After making the decision to homeschool, one of the most overwhelming choices parents face is choosing a curriculum. Knowing how your child learns can be instrumental in successfully choosing a course of study. Even parents who are paying close attention to their children over the years may wonder “How does my teen learn?” This discovery becomes even more important during the teen years, because high school can set the tone for a future lifestyle of learning. Every parent knows that children learn in many different ways – even those in the same family. But uncovering your teen’s learning style doesn’t have to be as difficult as it sounds.
Please note: If you are starting to homeschool after your children have spent many years in school outside your home, it may take a while to figure out how they learn best because time in a public or private school can turn anyone into a “workbook” learner.
I suggest you approach this as an exciting adventure, and in the end, you and your teen will reap rewards!
But rushing into a curriculum purchase willy-nilly is a sure-fire recipe for disappointment and frustration.
So sit back, pour yourself a cup of coffee or tea, take a deep breath, and read on before you buy that first book! (But don’t panic if you’ve already spent some money – there’s always used book sales.)
Here’s how to determine your teen’s learning style
- Take a few weeks just watching them. Yes, I said weeks! This is a process, and the more information you collect, the clearer you will be on how to move ahead. Provide educational books (fiction and non-fiction), games, models, kits, software, etc (only limited and supervised internet surfing allowed!) and see what they gravitate towards. What do they choose to do when they have free time? What toys do they like to play with? Take good notes ~ you will not remember, trust me.
- Look at your notes and see how their choices fit into the following categories. While there are many ways to assess learning styles, this particular way is based on personality characteristics or temperament. I find it easier to use these distinctions, as they take into account how a person behaves and responds in situations outside of the school environment as well:
Four types of learning styles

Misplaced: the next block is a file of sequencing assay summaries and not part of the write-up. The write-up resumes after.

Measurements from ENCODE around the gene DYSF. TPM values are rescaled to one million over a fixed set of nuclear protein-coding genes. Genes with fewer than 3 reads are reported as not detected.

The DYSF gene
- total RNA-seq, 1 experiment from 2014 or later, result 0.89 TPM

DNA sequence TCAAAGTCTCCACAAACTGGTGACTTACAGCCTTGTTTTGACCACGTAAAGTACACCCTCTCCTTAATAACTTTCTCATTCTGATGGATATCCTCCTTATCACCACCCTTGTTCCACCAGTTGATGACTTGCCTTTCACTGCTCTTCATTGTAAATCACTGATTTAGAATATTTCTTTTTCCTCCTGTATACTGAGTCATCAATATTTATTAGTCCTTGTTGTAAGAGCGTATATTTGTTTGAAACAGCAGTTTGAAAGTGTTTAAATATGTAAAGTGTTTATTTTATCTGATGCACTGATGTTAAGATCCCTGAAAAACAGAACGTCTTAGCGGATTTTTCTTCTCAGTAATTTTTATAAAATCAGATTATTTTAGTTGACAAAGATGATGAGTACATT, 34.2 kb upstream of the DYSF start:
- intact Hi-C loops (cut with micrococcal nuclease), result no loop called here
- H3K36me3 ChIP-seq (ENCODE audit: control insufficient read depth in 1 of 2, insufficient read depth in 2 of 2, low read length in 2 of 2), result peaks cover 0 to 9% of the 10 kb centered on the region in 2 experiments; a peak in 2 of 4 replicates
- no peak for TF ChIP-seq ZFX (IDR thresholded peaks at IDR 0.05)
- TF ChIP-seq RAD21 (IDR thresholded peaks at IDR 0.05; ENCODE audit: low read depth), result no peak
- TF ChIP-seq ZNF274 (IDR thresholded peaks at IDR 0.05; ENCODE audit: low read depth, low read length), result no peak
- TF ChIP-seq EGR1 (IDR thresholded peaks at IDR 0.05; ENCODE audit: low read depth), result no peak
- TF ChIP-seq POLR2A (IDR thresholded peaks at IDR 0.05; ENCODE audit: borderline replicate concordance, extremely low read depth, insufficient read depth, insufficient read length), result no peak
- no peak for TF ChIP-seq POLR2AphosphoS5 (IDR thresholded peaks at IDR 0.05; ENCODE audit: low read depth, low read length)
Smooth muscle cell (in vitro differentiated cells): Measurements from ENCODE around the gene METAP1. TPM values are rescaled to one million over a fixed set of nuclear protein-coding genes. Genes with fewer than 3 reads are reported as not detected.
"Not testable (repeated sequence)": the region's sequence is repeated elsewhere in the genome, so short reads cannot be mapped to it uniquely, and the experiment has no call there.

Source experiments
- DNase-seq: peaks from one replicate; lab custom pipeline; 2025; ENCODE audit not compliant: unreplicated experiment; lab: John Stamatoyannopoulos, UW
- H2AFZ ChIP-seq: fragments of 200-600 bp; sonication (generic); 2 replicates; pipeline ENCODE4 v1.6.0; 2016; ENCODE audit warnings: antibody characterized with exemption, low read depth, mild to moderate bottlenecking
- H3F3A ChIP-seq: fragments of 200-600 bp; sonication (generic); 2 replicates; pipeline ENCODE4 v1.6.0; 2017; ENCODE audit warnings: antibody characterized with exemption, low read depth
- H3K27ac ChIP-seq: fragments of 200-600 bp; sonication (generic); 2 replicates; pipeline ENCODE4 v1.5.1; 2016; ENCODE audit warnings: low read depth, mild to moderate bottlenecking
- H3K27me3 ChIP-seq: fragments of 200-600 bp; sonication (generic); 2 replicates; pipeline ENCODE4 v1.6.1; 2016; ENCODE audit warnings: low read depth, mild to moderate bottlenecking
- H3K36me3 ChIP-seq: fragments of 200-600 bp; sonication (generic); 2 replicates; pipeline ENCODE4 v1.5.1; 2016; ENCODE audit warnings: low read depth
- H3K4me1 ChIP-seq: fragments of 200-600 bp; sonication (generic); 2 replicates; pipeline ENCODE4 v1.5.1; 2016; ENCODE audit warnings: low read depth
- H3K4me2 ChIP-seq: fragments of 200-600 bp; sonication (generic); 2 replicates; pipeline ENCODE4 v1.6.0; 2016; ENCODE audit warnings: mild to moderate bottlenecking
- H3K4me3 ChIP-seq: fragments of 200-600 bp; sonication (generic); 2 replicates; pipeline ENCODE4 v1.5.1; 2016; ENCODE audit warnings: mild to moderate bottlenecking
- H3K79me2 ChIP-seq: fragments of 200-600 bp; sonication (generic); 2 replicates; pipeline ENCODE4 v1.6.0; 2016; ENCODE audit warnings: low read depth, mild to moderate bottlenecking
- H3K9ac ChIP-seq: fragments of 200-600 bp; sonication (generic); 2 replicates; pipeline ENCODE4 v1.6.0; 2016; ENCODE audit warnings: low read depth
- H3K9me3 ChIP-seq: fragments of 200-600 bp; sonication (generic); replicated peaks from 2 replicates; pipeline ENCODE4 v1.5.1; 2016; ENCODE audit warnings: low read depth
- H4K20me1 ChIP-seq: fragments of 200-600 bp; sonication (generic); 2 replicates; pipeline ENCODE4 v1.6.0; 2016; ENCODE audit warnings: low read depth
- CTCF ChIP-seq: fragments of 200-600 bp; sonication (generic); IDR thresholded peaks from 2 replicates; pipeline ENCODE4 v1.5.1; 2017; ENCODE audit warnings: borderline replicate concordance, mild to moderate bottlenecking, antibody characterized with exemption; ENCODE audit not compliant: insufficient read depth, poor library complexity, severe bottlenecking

The Active Learner: sometimes known as the “strong-willed” child; likes hands-on activities, manipulatives, construction-type toys; most young children are in this category
The Routine Learner: best-suited toward traditional curricula; likes worksheet/workbooks and completing tasks
The Specific Learner: needs to be challenged and uses hands-on activities to deepen his understanding of concepts; well suited for learning under a mentor
The Global Learner: loves working and learning in a group; likes to read and learn about ideas in context.
And Seven More Styles of Learning…
For those of you who love to dig deeper, hop on over to Edudemic.com, for a more detailed description of 7 distinct styles of learning:
Making learning styles work for you
While the information there may help you, I understand that it may also overwhelm you! Bear in mind a few things:
–> Many of us may display different styles of learning in different situations, or even combinations of some of these styles. Look for generalities and patterns.
–> The point here is not so much as coming up with a “label” as it is to get to know your child better and how best to help them learn. Approach this process with love and an open mind.
–> Whatever you do, please don’t develop a legalistic mindset! And don’t get discouraged trying to determine your child’s style. Have fun, and perhaps work at determining your own and/or your spouse’s learning styles. This can actually become a family-bonding activity if approached with the right mindset.
Now what do I do?
After reviewing all this info, start a Word document and write a summary for yourself. You may want to keep this on hand to update as your child grows and changes (some characteristics may overlap even in the same individual). I think it’s such an important concept to keep in mind that I even have a page in my homeschool planner where you can keep your notes. (It’ll be very helpful when making curriculum choices each year!)
- Some catalog companies, such as ROCK Solid, Timberdoodle, and HomeSchoolingBooks also offer assistance in choosing or evaluating curriculum choices. It’s worth the effort to take the time and understand your child’s learning style. Time spent now will pave the way for positive and productive schooling in the future.
- Jena Names developed this tool as a result of her own frustrations when she began homeschooling her daughter. After completing the evaluation, she also provides further assistance if you still feel you need it. Learn more about this Learning Styles Profile, which takes only 30 minutes to complete. Then use the results to create a custom homeschool curriculum to meet your child’s needs!
- While 16Personalities doesn’t deal with learning styles per se, this fun personality test does give insight into career possibilities for each personality type. Once you’re dealing with teens in high school, this is something you also want to consider as you work through curriculum and course choices. Remember: you’re setting them up for their adult lives and how they will approach their future learning opportunities. Hey, we all have them, no matter what job or career we have!
- Feeling overwhelmed with this all! Don’t be – there’s support right around the corner. Sign up for my FREE newsletter and continued encouragement and inspiration throughout your years of homeschooling high school!